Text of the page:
Below is the last of a three part series in which I interviewed author and record-holding hitchhiker Irv Thomas. See part one of this interview if you haven’t read it yet.
In this final part of the interview, Irv and I discuss how life itself is moldable, and we touch on some subjective reality concepts and how they relate to travel. Irv also gives us straightforward, practical advice on how you too can drop out of the system, just as he did all those decades ago. We also talk about the true meaninglessness of age and why Irv is a “Boy Octogenarian”; and we wrap up this in-depth interview with a prediction from Irv about where the world might be headed and some encouraging trends he sees as we head into the future.
Irv Thomas Interview
Part 3: Living & Travelling Subjectively
64. Let’s start to wind it down. What advice would you give to people who want to exit the system or “drop out” as you did? I’m sure the way you could do that has changed a lot since 40 years ago.
That’s probably true. And you need to have people you can rely on as fallback. Today, I found my little travelling address book that I used back then. It’s just a little looseleaf wallet-sized binder; but it had everything, all the people I connected with, in every state. With this book in hand, I could go anywhere in the country and find people I knew. It’s a wonderful resource.
You essentially are relying on your connection to other people. And you have to be a good friend maker, and not press people. Don’t push yourself on people, which I did at times. And I found out only later that I was a little less than welcome in some places.
65. And you would have been in your 40s, right?
Well, more like my 50s or 60s by this time. This took a while to grow. I started out with a backlog of $500 that I didn’t want to get below or I’d go looking for a job, just to be on the safe side. And each year that was $100 less. And after 5 years, I was comfortable having no backlog at all!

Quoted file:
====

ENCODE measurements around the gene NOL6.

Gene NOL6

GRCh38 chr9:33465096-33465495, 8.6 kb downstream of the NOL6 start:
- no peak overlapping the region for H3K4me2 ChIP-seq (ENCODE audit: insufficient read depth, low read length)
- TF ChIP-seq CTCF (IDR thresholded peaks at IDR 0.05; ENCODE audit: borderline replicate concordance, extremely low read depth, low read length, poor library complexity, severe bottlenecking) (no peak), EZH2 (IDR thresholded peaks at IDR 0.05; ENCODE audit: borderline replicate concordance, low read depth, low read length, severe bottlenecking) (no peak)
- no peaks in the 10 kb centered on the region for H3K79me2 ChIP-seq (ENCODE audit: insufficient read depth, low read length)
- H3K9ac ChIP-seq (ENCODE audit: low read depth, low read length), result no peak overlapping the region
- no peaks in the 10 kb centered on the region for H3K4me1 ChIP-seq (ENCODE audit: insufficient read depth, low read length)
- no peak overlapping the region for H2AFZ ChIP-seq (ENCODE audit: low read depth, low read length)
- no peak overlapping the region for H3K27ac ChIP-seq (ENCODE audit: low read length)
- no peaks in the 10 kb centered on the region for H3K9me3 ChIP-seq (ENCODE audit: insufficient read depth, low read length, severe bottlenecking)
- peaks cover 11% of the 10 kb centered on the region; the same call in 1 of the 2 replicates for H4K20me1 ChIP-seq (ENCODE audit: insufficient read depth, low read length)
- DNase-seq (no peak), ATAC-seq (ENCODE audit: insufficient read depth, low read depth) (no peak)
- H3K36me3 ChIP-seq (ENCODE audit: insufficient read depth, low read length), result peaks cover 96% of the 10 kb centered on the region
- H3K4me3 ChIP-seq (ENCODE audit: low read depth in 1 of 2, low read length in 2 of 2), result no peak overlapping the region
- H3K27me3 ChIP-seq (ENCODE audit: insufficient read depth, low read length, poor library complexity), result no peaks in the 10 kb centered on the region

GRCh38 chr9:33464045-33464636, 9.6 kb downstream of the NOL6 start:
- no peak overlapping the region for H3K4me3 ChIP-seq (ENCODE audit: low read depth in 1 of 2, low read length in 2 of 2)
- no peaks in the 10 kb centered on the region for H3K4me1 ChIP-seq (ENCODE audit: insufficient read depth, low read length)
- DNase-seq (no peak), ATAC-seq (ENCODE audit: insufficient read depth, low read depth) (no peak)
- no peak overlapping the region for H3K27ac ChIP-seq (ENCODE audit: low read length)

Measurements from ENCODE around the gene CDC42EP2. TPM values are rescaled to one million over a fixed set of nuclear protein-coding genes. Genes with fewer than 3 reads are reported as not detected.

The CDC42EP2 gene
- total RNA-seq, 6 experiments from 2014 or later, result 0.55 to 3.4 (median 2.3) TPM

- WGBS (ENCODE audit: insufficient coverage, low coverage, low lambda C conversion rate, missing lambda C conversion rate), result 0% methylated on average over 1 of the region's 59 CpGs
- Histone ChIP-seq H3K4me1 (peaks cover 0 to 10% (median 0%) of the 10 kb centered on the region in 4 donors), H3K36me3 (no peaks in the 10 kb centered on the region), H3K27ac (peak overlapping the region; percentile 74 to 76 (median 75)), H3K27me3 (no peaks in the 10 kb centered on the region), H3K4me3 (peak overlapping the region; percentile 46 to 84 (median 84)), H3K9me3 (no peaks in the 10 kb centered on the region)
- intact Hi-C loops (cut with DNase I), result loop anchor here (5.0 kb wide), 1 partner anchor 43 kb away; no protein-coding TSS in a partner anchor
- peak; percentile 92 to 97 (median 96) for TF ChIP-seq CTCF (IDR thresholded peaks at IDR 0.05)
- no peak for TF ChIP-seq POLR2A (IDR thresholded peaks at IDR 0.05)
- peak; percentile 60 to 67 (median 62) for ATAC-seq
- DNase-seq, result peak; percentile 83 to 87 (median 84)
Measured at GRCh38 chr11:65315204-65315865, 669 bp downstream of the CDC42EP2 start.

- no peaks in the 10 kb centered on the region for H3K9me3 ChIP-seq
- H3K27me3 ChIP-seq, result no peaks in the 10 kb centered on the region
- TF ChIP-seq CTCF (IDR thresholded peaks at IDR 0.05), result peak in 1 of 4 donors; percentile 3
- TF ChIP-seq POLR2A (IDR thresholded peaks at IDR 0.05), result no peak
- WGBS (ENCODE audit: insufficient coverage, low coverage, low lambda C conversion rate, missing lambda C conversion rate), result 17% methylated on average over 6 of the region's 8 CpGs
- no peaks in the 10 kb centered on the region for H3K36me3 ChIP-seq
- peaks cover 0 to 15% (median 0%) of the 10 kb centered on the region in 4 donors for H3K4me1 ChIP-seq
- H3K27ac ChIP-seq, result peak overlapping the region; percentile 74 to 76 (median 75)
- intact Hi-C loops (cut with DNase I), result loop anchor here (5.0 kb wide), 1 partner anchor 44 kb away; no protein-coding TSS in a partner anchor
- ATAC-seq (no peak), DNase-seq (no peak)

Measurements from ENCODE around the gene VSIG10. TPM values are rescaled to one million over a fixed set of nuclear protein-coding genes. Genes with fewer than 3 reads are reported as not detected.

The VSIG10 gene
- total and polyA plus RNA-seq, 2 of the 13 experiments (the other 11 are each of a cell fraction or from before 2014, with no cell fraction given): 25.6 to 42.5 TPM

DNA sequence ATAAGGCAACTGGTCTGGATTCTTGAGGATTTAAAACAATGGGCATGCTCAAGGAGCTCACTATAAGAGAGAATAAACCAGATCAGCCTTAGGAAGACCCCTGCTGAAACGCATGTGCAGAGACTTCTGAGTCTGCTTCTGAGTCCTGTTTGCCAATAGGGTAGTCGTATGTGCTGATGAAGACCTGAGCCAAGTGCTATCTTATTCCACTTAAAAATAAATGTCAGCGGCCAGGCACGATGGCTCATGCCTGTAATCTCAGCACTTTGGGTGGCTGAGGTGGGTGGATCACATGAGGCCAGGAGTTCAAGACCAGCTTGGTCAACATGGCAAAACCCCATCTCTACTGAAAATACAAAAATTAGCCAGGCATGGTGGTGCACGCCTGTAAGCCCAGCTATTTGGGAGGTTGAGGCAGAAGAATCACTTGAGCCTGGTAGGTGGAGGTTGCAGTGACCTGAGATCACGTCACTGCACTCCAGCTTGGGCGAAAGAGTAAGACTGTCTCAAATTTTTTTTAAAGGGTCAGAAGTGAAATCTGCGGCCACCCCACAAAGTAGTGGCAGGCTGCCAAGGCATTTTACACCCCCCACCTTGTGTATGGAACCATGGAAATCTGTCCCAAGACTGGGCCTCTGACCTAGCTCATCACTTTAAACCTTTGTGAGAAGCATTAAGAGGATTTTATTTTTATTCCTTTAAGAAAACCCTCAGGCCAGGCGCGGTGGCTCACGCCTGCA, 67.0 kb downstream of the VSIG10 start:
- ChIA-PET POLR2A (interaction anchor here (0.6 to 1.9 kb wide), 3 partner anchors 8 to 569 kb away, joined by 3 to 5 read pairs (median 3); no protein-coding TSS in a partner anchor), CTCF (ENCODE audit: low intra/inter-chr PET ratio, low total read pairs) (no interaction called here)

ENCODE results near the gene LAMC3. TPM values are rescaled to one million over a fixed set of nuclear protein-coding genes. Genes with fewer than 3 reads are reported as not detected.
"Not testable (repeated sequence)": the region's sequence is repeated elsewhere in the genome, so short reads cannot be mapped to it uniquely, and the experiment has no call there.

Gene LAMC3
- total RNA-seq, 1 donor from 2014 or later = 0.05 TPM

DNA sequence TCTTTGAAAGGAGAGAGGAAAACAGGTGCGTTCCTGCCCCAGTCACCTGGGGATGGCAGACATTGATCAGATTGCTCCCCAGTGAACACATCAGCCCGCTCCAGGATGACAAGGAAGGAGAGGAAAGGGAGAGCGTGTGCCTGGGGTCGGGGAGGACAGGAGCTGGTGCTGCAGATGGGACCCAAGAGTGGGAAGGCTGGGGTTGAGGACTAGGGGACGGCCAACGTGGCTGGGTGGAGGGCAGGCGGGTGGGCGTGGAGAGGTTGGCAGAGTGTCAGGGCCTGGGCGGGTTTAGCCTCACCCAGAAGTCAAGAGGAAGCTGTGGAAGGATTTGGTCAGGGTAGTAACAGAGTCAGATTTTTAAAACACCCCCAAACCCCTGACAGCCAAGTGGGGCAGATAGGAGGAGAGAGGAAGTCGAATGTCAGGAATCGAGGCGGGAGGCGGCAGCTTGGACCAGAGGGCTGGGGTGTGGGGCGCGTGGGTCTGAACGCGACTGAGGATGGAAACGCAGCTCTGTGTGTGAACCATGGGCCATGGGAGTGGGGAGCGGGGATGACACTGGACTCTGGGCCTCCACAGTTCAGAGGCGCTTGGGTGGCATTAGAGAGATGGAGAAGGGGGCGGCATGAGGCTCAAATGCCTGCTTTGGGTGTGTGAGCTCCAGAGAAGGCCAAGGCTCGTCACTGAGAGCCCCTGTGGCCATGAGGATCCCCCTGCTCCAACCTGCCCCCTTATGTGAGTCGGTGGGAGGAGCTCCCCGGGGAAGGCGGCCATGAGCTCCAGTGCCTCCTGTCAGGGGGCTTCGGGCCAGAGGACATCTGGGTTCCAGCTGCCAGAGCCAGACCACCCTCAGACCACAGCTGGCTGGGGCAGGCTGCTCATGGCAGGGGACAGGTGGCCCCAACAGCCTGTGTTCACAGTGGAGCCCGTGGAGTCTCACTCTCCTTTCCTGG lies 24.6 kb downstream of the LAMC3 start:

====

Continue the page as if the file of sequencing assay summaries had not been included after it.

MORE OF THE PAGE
66. Wow, an adjustment to your comfort zone, wasn’t it?
Yeah. So you just gradually get used to this way of living, and you’re learning all the time. And one of my key ideas was that if you can live as though something is true for 3 years… it becomes true. That was my time limit for something like that.
67. Do you think that’s how long it took for your belief to change then?
Well, that could be equated to creating your own reality. I was learning these things way back then. Why it ever surprises me now, I don’t know. I guess I fell out of it eventually just like eventually I fell back into it. You can create your own reality as insecurity, just as easily.
68. That’s true. You can create a situation where you’re miserable. You can create a situation where you don’t think you can create your own reality. You can use it against itself!
And I think that our world is changing.
69. Any other advice for people who want to exit the system? Support structure is huge. Changing your beliefs about money sounds like is another crucial aspect to it.
Yeah, that’s true. And just in general, realize that life is moldable. It’s not a stable, static thing.
70. No, and that’s one of the things that you write about in the newsletter that I really like. You often talk about how objective reality interacts with our minds, that there’s this complex relationship between ourselves, others, and the universe… Maybe that description is a bit too hippy, haha!
No, because I know enough people and try to interact as well as I can with all of the people I know, at least long enough so I can put myself across to them and understand who they are. It’s marvelous just to pay attention to the people you know and learn who they are as you’re showing them who you are. To accept them. To just live with the differences.
71. The core of empathy…
I think a lot of my incentive, which I figured out later, came from the fact that my world dried up of friendships in the time that I was married. They just got shallower and shallower, and I need people. I just need people to interact with, to validate each other’s reality.
72. We talked before about how one of your old girlfriends considered your subjective framework as an “unproductive” way to live, but that doesn’t seem logical to me. I mean, aren’t you still making stuff? From the consistent work you put into the newsletters and revising your books, you seem pretty productive from my side.
Yeah, but both of us, you and I, are still on the minor fraction of the country’s consciousness.
73. What do you think makes us different?
Well, I tend to think you’re more representative of your generation. I think that that’s a part of your capability of living in the world as it is. I’m not a part of your generation. I’m intruding on it… or I’m trying to borrow from it or learn from it, perhaps.